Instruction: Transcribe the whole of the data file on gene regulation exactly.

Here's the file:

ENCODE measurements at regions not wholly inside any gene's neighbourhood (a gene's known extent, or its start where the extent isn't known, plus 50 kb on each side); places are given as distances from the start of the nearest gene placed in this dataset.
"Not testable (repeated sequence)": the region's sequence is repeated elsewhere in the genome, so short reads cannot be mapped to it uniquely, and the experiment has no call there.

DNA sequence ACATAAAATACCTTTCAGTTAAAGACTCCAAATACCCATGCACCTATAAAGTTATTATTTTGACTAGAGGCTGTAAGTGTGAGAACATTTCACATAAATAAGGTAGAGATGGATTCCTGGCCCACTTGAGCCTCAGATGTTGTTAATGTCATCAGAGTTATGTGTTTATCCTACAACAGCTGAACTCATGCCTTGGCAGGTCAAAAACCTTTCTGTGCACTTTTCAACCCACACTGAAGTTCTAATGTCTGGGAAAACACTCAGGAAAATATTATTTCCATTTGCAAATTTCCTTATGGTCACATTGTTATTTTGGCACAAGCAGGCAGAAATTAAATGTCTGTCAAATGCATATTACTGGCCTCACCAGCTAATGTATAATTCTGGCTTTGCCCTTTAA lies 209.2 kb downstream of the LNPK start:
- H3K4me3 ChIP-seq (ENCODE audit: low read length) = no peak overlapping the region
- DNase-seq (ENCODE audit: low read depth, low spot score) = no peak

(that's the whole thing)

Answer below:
ENCODE measurements at regions not wholly inside any gene's neighbourhood (a gene's known extent, or its start where the extent isn't known, plus 50 kb on each side); places are given as distances from the start of the nearest gene placed in this dataset.
"Not testable (repeated sequence)": the region's sequence is repeated elsewhere in the genome, so short reads cannot be mapped to it uniquely, and the experiment has no call there.

DNA sequence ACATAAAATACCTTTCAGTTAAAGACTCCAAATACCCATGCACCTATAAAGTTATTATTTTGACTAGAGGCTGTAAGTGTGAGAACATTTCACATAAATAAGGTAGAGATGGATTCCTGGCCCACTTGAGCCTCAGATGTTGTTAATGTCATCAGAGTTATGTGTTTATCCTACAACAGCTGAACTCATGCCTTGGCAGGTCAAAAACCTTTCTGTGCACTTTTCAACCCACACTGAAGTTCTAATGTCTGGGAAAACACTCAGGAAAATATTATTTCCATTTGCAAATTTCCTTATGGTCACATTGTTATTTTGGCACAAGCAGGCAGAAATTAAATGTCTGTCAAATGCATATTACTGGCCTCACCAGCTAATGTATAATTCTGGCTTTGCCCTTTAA lies 209.2 kb downstream of the LNPK start:
- H3K4me3 ChIP-seq (ENCODE audit: low read length) = no peak overlapping the region
- DNase-seq (ENCODE audit: low read depth, low spot score) = no peak